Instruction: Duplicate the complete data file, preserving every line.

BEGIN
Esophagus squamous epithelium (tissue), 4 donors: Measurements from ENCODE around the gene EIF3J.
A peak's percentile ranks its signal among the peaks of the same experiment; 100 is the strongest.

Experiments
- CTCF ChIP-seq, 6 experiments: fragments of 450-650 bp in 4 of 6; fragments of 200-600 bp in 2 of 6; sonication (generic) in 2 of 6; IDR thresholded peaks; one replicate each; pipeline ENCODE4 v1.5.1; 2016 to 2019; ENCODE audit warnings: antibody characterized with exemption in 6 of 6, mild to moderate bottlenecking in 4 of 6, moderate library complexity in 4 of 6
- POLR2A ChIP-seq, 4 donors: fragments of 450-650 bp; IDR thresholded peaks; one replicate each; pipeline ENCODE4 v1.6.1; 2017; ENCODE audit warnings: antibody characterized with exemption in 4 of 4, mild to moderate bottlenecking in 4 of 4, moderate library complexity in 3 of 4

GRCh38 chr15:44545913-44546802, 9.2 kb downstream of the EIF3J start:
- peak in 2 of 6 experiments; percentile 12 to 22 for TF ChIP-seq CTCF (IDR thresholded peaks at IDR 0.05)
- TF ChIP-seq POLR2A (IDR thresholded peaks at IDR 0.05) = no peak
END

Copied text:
Esophagus squamous epithelium (tissue), 4 donors: Measurements from ENCODE around the gene EIF3J.
A peak's percentile ranks its signal among the peaks of the same experiment; 100 is the strongest.

Experiments
- CTCF ChIP-seq, 6 experiments: fragments of 450-650 bp in 4 of 6; fragments of 200-600 bp in 2 of 6; sonication (generic) in 2 of 6; IDR thresholded peaks; one replicate each; pipeline ENCODE4 v1.5.1; 2016 to 2019; ENCODE audit warnings: antibody characterized with exemption in 6 of 6, mild to moderate bottlenecking in 4 of 6, moderate library complexity in 4 of 6
- POLR2A ChIP-seq, 4 donors: fragments of 450-650 bp; IDR thresholded peaks; one replicate each; pipeline ENCODE4 v1.6.1; 2017; ENCODE audit warnings: antibody characterized with exemption in 4 of 4, mild to moderate bottlenecking in 4 of 4, moderate library complexity in 3 of 4

GRCh38 chr15:44545913-44546802, 9.2 kb downstream of the EIF3J start:
- peak in 2 of 6 experiments; percentile 12 to 22 for TF ChIP-seq CTCF (IDR thresholded peaks at IDR 0.05)
- TF ChIP-seq POLR2A (IDR thresholded peaks at IDR 0.05) = no peak